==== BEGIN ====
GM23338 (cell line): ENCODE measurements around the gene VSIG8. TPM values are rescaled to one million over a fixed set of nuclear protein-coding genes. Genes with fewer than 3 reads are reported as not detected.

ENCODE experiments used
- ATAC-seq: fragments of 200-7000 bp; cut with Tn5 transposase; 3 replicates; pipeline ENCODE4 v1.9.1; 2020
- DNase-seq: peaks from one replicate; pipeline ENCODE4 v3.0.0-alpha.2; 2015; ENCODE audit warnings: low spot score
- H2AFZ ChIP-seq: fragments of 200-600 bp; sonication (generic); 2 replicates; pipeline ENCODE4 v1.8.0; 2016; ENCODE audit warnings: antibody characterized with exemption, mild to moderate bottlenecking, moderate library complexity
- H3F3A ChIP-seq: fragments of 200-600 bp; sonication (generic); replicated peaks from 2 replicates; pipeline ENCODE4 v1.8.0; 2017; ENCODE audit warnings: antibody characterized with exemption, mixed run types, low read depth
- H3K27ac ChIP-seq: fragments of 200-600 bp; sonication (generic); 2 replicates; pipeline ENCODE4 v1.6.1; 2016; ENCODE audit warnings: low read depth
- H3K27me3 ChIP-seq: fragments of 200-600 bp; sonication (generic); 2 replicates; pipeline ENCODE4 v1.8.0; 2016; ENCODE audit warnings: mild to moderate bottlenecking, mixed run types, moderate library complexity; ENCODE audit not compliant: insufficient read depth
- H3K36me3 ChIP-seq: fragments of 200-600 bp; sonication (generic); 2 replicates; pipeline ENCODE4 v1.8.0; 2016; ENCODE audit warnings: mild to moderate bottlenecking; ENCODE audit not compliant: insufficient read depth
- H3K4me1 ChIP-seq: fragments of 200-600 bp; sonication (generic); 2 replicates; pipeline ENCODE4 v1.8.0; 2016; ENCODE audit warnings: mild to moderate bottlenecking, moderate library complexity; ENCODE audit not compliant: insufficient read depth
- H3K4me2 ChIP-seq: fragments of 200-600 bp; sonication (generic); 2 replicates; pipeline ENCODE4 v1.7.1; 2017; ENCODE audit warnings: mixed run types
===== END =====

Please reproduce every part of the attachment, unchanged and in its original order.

GM23338 (cell line): ENCODE measurements around the gene VSIG8. TPM values are rescaled to one million over a fixed set of nuclear protein-coding genes. Genes with fewer than 3 reads are reported as not detected.

ENCODE experiments used
- ATAC-seq: fragments of 200-7000 bp; cut with Tn5 transposase; 3 replicates; pipeline ENCODE4 v1.9.1; 2020
- DNase-seq: peaks from one replicate; pipeline ENCODE4 v3.0.0-alpha.2; 2015; ENCODE audit warnings: low spot score
- H2AFZ ChIP-seq: fragments of 200-600 bp; sonication (generic); 2 replicates; pipeline ENCODE4 v1.8.0; 2016; ENCODE audit warnings: antibody characterized with exemption, mild to moderate bottlenecking, moderate library complexity
- H3F3A ChIP-seq: fragments of 200-600 bp; sonication (generic); replicated peaks from 2 replicates; pipeline ENCODE4 v1.8.0; 2017; ENCODE audit warnings: antibody characterized with exemption, mixed run types, low read depth
- H3K27ac ChIP-seq: fragments of 200-600 bp; sonication (generic); 2 replicates; pipeline ENCODE4 v1.6.1; 2016; ENCODE audit warnings: low read depth
- H3K27me3 ChIP-seq: fragments of 200-600 bp; sonication (generic); 2 replicates; pipeline ENCODE4 v1.8.0; 2016; ENCODE audit warnings: mild to moderate bottlenecking, mixed run types, moderate library complexity; ENCODE audit not compliant: insufficient read depth
- H3K36me3 ChIP-seq: fragments of 200-600 bp; sonication (generic); 2 replicates; pipeline ENCODE4 v1.8.0; 2016; ENCODE audit warnings: mild to moderate bottlenecking; ENCODE audit not compliant: insufficient read depth
- H3K4me1 ChIP-seq: fragments of 200-600 bp; sonication (generic); 2 replicates; pipeline ENCODE4 v1.8.0; 2016; ENCODE audit warnings: mild to moderate bottlenecking, moderate library complexity; ENCODE audit not compliant: insufficient read depth
- H3K4me2 ChIP-seq: fragments of 200-600 bp; sonication (generic); 2 replicates; pipeline ENCODE4 v1.7.1; 2017; ENCODE audit warnings: mixed run types